What diet soft drinks do to your waistline
If you thought diet soft drink was a healthy alternative to the regular, sugar-laden stuff, it might be time to reconsider.
A 10-year study of over 65s has found a "striking" relationship between daily consumption of diet soft drinks and the size of your waistline.
Daily drinkers gained 8 centimetres of belly fat, compared to 2cm for non-drinkers and 4.6cm for occasional users, over the total study period. The impact was most severe on those who were already overweight or obese.
Belly fat is particularly harmful because it is associated with diabetes, heart disease and death, the study warned.
Presenting their findings in the 2015 Journal of the American Geriatrics Society, the authors found that even when their body mass index (BMI) remained stable, daily drinkers of diet soda experienced "dramatically greater" waist circumference.
This is a pernicious form of weight gain, because belly fat is generally linked with higher levels of visceral fat (internal fat around the organs). This is in turn associated with greater rates of metabolic syndromes, diabetes, heart disease and death. And it doesn't take much to prompt negative health effects.
"Even small increases in abdominal obesity ... have been associated with significant increases in cardiometabolic risk factor levels," the study's authors wrote.
The recommended dietary advice for older people should include unsweetened coffee and tea, mineral water and minimally sweetened juice instead of diet soft drinks.
One reason for the damaging effect of diet sodas may be that artificial sweeteners aren't received in the same way by our bodies as natural sugars.
"Regular sugar has caloric consequences," the study's principal author, Helen Hazuda, told Time magazine – namely, it triggers a feeling of fullness.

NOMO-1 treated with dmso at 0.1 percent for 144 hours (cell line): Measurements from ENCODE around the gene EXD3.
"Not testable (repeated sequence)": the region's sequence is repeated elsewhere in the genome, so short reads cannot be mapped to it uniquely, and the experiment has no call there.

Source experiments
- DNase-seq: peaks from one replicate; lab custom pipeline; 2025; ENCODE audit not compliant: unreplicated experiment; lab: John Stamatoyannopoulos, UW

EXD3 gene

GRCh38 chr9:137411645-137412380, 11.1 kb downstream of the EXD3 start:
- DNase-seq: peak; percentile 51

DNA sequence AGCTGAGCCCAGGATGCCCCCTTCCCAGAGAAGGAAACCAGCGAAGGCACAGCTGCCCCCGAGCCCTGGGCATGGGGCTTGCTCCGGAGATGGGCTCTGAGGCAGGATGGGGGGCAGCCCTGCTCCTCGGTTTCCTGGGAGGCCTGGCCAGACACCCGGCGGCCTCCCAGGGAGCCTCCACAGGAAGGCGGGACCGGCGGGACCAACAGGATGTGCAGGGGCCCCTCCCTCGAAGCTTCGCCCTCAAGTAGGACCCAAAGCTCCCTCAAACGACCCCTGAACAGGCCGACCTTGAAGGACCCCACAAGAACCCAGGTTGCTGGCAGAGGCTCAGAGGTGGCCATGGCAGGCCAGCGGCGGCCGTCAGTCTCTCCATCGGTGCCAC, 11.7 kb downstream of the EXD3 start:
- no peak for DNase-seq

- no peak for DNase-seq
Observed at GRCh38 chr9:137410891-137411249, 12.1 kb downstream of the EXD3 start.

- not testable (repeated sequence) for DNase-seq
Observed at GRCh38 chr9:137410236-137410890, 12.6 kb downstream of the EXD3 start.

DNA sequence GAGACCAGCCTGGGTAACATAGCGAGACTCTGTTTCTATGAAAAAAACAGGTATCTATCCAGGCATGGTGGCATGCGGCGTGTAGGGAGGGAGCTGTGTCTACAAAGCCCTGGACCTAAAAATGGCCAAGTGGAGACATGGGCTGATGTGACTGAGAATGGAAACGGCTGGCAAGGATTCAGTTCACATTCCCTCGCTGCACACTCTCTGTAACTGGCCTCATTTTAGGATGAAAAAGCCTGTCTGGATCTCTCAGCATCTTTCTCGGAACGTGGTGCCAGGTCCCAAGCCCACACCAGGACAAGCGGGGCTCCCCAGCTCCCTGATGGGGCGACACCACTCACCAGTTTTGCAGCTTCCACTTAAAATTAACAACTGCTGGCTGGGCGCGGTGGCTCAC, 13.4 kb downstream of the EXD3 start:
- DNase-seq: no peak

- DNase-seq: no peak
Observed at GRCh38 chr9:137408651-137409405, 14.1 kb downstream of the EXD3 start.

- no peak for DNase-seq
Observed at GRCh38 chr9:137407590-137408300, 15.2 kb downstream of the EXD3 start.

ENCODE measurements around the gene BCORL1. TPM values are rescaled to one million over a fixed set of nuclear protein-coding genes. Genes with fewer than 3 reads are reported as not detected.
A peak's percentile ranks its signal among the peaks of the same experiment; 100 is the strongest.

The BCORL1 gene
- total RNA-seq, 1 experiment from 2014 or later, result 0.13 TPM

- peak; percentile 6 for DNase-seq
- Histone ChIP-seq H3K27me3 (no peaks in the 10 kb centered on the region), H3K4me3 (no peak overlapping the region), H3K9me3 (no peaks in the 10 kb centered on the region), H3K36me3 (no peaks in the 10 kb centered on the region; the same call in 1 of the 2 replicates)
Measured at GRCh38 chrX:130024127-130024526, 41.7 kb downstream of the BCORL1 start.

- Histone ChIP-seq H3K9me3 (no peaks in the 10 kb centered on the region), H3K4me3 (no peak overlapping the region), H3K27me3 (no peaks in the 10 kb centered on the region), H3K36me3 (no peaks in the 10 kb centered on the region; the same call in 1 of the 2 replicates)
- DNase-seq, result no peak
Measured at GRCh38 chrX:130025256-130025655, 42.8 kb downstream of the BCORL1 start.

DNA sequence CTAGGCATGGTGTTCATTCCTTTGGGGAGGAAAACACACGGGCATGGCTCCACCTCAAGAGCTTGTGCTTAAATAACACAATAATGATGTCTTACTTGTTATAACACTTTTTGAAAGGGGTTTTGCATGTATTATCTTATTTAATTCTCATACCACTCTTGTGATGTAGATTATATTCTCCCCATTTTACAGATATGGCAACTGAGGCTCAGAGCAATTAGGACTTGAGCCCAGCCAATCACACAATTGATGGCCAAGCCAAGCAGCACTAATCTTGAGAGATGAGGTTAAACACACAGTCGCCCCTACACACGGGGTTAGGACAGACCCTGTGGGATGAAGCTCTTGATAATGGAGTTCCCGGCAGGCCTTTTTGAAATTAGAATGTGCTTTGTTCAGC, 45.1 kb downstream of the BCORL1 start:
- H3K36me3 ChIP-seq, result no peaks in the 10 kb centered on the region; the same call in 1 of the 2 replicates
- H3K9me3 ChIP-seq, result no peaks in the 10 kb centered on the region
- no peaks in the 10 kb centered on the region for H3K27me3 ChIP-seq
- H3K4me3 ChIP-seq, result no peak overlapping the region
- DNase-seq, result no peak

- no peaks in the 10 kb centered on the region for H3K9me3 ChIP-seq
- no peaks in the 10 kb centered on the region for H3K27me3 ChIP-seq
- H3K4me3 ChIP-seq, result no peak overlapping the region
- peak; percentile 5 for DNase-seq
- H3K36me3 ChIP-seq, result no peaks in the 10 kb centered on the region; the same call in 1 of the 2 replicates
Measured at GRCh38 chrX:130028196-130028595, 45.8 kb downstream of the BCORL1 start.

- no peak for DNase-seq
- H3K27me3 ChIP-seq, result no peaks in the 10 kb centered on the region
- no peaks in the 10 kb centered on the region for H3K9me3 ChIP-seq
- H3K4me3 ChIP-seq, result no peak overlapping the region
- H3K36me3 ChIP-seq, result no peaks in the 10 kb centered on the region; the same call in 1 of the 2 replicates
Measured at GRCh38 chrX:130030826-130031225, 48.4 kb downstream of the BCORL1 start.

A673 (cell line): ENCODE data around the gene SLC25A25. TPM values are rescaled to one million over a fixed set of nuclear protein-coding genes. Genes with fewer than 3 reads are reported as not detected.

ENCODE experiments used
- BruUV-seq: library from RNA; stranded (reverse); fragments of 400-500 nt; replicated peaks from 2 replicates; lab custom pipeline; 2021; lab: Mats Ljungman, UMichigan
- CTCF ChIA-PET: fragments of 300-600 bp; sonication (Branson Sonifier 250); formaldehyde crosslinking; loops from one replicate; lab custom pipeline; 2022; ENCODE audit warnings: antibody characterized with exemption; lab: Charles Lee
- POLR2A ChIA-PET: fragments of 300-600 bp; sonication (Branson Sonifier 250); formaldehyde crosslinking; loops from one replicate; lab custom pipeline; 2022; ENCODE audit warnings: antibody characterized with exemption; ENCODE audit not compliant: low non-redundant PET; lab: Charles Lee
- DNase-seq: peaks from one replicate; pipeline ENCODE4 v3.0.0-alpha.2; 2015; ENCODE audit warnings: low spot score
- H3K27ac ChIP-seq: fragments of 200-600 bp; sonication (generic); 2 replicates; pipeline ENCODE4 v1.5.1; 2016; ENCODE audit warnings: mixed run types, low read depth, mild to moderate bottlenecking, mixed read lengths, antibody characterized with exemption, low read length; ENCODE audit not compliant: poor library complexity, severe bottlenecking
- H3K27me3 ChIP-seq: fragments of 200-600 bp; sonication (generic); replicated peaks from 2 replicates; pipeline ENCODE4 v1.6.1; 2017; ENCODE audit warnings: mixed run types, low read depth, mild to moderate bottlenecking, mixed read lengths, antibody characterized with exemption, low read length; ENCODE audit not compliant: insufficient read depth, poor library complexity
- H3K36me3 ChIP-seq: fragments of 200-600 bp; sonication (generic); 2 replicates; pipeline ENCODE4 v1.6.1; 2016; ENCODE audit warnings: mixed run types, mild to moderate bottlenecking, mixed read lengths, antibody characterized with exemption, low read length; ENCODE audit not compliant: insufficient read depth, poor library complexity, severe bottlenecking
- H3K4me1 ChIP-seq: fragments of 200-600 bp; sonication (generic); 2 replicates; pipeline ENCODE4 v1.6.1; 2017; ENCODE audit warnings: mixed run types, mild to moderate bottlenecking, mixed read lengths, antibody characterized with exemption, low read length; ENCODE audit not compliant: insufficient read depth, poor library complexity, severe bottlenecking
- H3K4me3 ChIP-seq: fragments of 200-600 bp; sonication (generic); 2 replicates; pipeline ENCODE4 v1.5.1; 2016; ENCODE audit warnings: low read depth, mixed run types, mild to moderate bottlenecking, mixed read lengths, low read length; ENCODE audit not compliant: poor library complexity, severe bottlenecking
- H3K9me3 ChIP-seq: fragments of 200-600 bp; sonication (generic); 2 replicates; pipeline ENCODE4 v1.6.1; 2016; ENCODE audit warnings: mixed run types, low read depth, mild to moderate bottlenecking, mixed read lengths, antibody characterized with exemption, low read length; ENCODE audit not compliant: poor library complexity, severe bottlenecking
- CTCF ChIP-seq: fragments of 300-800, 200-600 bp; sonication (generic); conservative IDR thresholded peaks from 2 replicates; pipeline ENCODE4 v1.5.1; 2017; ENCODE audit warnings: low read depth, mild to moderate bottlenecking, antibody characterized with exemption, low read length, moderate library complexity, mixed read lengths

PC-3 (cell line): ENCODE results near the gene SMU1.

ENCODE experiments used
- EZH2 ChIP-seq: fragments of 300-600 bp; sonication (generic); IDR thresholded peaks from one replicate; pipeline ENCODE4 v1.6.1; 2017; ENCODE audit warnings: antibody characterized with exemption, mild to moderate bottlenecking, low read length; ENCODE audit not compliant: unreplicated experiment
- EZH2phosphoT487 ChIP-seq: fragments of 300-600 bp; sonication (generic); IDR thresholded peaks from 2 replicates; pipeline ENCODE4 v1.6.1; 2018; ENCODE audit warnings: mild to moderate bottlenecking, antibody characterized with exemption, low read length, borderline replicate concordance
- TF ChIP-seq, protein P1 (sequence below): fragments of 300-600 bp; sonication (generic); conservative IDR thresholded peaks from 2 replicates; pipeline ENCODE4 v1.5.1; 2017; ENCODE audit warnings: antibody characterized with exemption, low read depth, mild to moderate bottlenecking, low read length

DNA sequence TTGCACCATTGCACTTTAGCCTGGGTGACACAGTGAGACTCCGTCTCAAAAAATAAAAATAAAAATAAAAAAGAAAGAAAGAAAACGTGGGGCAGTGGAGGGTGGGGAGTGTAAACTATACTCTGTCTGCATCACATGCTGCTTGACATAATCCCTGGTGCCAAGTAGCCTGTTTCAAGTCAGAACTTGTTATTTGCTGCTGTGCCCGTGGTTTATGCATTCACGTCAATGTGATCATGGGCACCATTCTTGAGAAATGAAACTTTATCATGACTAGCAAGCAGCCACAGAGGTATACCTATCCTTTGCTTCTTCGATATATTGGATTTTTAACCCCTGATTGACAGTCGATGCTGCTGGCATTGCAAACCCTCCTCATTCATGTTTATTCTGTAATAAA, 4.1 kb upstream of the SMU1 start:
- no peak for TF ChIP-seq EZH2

"Your body is used to knowing that a sweet taste means you are ingesting energy in the form of calories that, if you don't burn them off, is going to convert to fat."
But artificial sugar doesn't have the same effect and actually confuses the body's link between sweetness and satiation, Hazuda said.
The study first examined 749 European-American and Mexican-American men and women aged 65 and over, between 1992 and 1996. Follow-ups were undertaken in 2000-01, 2001-03 and 2003-04, and 71 per cent of survivors participated in the final follow-up.
Hazuda, of the University of Texas, presented the preliminary results at a 2011 conference of the American Diabetes Association.
"Data from this and other prospective studies suggest that the promotion of diet sodas and artificial sweeteners as healthy alternatives may be ill-advised," she said at the time.
"They may be free of calories but not of consequences."
There have been numerous other studies that have cast doubt on diet soft drinks as a healthier option. One such paper, published in the April 2009 edition of Diabetes Care, found that drinking diet soft drinks daily was associated with a 67 per cent greater risk of having type 2 diabetes. Importantly, the study established a correlation between the two conditions, but not necessarily causation.
Another paper, published in the October 2014 edition of Nature, found that artificial sweeteners such as those used in diet drinks could induce and exacerbate glucose intolerance in both humans and mice.
And an observational study, published in the American Journal of Clinical Nutrition, suggested the consumption of both types of soft drinks was linked to higher rates of hip fractures in older women.
- Sydney Morning Herald